Scientists tossed aside the shovel and studied cassava roots as they grew in real time, suspended in the air. The innovative use of aeroponics may usher in a new era of science for cassava genetic improvement and sustainable intensification.
Author: CIAT Comunicaciones
Posted: January 23, 2020, 5:47 pm
The prize intends to award 10 participants from around the globe who have compelling visions of what regenerative and nourishing food environments will look like in 2050. Individuals, organizations, institutions, companies, and other entities across the globe are encouraged to participate.
Author: CIAT Comunicaciones
Posted: January 23, 2020, 4:19 pm
Throughout his university studies at Africa Nazarene University, where he studied computer science (B.S. degree), Leroy Mwanzia focused on only one thing: software development. So great was his passion that, after graduating, he turned down a computer networking opportunity at East Africa Breweries Limited and instead opted to become a lecturer at an affiliate training center of Jomo Kenyatta University of Agriculture and Technology (JKUAT), a job that paid much less. Two years later, he went to a different college to teach the UK-based BTEC Higher National Diploma in Computing.
Author: Rosemary Nzuki
Posted: January 13, 2020, 11:16 pm
In one day, a cow can eat between 25,000 and 30,000 morsels of grass. What do the differences in these amounts depend on? They will depend on how accessible the grass is to them, and the height of the grass could make a difference.
Author: José Luis Urrea
Posted: December 21, 2019, 11:12 pm
Climate-smart agriculture (CSA) is the proposed approach in the face of climate variability. The government of Kenya, through the Ministry of Agriculture, is playing an active role in advocating for the uptake of CSA both nationally and subnationally.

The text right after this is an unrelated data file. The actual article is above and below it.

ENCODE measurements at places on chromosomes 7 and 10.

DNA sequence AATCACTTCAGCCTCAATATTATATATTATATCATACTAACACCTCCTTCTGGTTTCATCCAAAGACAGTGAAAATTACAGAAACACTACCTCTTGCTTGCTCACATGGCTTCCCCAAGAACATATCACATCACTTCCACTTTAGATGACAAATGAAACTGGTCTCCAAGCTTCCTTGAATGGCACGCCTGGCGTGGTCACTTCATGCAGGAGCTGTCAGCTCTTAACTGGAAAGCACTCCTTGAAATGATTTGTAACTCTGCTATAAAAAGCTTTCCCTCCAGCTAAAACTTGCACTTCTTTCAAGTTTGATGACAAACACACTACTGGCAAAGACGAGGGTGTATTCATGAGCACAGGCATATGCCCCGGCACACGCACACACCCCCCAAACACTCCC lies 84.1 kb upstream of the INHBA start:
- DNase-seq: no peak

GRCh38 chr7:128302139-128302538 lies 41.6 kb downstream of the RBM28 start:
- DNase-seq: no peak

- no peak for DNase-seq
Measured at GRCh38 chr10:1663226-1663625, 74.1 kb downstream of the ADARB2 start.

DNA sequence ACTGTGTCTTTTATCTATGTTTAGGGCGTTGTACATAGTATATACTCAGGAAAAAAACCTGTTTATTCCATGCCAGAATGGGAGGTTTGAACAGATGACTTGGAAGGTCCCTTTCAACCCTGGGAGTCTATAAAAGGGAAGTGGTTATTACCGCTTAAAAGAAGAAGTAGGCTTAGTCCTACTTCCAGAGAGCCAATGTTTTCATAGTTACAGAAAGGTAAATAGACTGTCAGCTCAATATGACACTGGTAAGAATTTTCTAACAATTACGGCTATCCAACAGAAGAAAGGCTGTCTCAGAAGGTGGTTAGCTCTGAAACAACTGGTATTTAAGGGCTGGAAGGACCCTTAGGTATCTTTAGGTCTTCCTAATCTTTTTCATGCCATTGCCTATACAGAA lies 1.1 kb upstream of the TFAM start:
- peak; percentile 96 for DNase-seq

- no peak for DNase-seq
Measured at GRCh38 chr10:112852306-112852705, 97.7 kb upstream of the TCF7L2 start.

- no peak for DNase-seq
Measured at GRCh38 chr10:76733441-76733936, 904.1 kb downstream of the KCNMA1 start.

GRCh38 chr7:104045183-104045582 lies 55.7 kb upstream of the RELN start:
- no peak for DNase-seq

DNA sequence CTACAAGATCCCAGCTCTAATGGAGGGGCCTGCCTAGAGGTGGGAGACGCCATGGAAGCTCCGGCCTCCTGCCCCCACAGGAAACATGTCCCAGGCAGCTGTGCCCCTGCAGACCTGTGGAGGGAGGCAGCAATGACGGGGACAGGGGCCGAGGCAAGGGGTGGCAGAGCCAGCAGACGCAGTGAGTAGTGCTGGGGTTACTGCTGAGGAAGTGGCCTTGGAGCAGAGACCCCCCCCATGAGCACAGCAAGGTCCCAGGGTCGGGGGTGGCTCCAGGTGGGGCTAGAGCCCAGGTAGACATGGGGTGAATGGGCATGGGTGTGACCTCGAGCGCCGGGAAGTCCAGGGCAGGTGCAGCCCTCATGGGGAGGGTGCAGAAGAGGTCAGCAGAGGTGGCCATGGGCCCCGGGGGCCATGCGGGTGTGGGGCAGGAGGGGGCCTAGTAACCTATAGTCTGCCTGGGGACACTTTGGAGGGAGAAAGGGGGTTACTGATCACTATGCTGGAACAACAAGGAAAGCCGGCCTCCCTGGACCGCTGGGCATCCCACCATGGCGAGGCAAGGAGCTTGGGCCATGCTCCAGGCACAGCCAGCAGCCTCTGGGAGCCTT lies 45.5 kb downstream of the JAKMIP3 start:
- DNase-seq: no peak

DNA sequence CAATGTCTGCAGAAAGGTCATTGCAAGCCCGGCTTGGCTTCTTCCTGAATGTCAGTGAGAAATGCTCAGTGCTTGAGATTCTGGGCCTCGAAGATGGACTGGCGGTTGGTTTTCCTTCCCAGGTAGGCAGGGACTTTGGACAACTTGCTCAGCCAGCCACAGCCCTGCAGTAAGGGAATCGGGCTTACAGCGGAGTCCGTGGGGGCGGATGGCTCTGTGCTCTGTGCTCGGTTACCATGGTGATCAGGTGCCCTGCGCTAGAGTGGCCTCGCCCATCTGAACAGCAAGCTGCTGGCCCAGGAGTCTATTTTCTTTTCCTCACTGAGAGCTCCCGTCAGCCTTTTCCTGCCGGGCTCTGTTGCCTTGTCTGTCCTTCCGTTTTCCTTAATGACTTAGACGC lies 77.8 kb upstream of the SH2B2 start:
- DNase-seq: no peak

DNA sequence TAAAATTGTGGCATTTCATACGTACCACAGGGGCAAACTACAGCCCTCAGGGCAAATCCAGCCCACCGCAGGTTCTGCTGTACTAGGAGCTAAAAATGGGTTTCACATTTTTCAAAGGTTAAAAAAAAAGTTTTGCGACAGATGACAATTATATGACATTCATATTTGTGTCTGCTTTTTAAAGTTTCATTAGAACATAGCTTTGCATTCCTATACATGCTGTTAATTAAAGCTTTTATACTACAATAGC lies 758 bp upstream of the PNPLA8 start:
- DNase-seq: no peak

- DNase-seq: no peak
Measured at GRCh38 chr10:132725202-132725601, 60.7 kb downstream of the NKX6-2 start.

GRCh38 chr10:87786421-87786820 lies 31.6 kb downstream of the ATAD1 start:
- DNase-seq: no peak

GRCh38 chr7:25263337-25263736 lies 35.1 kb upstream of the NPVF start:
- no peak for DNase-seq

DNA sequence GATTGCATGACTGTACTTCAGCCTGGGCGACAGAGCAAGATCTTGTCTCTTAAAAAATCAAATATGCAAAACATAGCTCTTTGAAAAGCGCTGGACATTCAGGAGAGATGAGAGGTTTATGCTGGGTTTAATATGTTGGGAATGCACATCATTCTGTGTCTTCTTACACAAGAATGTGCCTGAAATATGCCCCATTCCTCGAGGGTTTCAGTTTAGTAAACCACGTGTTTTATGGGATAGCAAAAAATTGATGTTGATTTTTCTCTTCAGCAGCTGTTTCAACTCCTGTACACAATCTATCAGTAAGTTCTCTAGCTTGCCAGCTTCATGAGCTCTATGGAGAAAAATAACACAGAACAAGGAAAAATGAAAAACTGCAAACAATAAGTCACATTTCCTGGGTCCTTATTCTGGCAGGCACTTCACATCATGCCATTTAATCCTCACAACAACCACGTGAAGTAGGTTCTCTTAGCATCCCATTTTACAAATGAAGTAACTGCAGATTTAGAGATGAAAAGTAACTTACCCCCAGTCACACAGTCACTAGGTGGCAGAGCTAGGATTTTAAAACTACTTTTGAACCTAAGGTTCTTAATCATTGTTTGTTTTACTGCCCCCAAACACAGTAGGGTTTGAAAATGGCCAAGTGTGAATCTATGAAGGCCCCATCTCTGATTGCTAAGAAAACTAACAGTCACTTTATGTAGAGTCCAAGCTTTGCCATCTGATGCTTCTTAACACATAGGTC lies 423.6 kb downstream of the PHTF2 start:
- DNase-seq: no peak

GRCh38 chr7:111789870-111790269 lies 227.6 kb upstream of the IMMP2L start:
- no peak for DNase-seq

Author: CIAT Comunicaciones
Posted: December 20, 2019, 4:45 pm
The Food System Vision Prize, launched by the Rockefeller Foundation and powered by SecondMuse and OpenIDEO is an invitation for organizations, institutions, companies, governments and other entities across the globe to develop a concrete and actionable Vision of the food system that they aspire to see in the year 2050. 
Author: CIAT Comunicaciones
Posted: December 19, 2019, 12:07 am
Going forward, the UM6P and the Alliance between Bioversity International and CIAT will work to initiate cooperation in research, education, and outreach with the aim of contributing to the advancement of science to address the challenges of sustainable agricultural intensification globally.
Author: Rosemary Nzuki
Posted: December 18, 2019, 4:55 pm
Our planet – both humans and the natural world – faces four global crises of relevance to the Alliance of Bioversity International and the International Center for Tropical Agriculture (CIAT): climate change, biodiversity loss, environmental degradation, and the so-called triple burden of malnutrition – hunger, nutrient deficiencies, and overnutrition.
Author: CIAT Comunicaciones
Posted: December 15, 2019, 12:35 am
Following up a successful implementation of Partial Food Systems Baseline Assessment at the Vietnam Benchmark Sites in 2018 under Agriculture for Nutrition and Health program (A4NH), the food systems profile is a visualized and collaborative product led by International Center for Tropical Agriculture (CIAT) in collaboration with local authorities in the benchmark sites along rural-urban transect in Vietnam to provide a synopsis of the food systems of three sites in Vietnam.